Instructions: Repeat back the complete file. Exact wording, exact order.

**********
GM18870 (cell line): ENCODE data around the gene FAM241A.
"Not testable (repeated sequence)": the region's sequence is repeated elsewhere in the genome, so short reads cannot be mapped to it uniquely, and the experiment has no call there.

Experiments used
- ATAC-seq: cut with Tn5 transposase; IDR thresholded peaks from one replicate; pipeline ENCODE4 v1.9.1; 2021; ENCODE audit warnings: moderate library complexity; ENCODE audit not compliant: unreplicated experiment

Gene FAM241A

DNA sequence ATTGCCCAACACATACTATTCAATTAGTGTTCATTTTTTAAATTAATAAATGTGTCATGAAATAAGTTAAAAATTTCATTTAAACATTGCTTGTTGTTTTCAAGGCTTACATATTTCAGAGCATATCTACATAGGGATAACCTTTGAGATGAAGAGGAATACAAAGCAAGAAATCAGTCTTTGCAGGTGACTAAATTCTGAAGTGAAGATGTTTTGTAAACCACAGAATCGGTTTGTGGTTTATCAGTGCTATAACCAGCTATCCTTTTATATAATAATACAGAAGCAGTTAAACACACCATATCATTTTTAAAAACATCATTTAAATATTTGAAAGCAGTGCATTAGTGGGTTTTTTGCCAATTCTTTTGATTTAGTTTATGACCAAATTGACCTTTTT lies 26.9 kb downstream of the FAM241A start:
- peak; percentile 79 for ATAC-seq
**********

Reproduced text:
GM18870 (cell line): ENCODE data around the gene FAM241A.
"Not testable (repeated sequence)": the region's sequence is repeated elsewhere in the genome, so short reads cannot be mapped to it uniquely, and the experiment has no call there.

Experiments used
- ATAC-seq: cut with Tn5 transposase; IDR thresholded peaks from one replicate; pipeline ENCODE4 v1.9.1; 2021; ENCODE audit warnings: moderate library complexity; ENCODE audit not compliant: unreplicated experiment

Gene FAM241A

DNA sequence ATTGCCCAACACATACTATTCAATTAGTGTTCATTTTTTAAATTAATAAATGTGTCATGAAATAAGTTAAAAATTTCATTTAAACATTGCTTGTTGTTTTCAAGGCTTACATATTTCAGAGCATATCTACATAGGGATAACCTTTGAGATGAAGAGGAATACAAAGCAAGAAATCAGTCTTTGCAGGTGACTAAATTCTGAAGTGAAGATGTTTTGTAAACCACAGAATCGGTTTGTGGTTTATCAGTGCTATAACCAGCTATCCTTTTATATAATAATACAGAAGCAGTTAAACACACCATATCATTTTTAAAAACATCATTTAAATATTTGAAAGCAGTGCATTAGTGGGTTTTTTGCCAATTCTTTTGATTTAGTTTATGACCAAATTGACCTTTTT lies 26.9 kb downstream of the FAM241A start:
- peak; percentile 79 for ATAC-seq